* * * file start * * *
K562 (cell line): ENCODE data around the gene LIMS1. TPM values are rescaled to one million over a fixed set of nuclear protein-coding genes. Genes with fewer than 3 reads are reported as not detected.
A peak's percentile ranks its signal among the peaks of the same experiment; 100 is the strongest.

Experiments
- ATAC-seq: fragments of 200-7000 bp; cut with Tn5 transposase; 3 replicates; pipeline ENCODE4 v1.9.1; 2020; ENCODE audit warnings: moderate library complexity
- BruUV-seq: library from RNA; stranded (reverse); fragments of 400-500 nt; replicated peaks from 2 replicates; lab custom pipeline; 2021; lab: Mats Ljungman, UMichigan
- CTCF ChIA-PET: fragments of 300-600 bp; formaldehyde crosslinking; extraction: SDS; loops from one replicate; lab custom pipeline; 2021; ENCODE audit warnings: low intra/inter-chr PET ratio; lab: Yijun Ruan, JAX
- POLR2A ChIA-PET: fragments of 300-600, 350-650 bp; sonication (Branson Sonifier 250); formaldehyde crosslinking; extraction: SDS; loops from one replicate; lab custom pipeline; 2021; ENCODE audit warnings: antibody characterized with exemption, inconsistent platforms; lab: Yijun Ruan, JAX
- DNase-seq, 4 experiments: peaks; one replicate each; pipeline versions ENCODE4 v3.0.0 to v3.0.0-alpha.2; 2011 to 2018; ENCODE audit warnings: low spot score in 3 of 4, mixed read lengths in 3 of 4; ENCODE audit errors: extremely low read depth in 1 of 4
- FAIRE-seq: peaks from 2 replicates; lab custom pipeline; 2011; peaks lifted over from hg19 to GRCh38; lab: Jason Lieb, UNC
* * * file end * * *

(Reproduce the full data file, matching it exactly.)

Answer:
K562 (cell line): ENCODE data around the gene LIMS1. TPM values are rescaled to one million over a fixed set of nuclear protein-coding genes. Genes with fewer than 3 reads are reported as not detected.
A peak's percentile ranks its signal among the peaks of the same experiment; 100 is the strongest.

Experiments
- ATAC-seq: fragments of 200-7000 bp; cut with Tn5 transposase; 3 replicates; pipeline ENCODE4 v1.9.1; 2020; ENCODE audit warnings: moderate library complexity
- BruUV-seq: library from RNA; stranded (reverse); fragments of 400-500 nt; replicated peaks from 2 replicates; lab custom pipeline; 2021; lab: Mats Ljungman, UMichigan
- CTCF ChIA-PET: fragments of 300-600 bp; formaldehyde crosslinking; extraction: SDS; loops from one replicate; lab custom pipeline; 2021; ENCODE audit warnings: low intra/inter-chr PET ratio; lab: Yijun Ruan, JAX
- POLR2A ChIA-PET: fragments of 300-600, 350-650 bp; sonication (Branson Sonifier 250); formaldehyde crosslinking; extraction: SDS; loops from one replicate; lab custom pipeline; 2021; ENCODE audit warnings: antibody characterized with exemption, inconsistent platforms; lab: Yijun Ruan, JAX
- DNase-seq, 4 experiments: peaks; one replicate each; pipeline versions ENCODE4 v3.0.0 to v3.0.0-alpha.2; 2011 to 2018; ENCODE audit warnings: low spot score in 3 of 4, mixed read lengths in 3 of 4; ENCODE audit errors: extremely low read depth in 1 of 4
- FAIRE-seq: peaks from 2 replicates; lab custom pipeline; 2011; peaks lifted over from hg19 to GRCh38; lab: Jason Lieb, UNC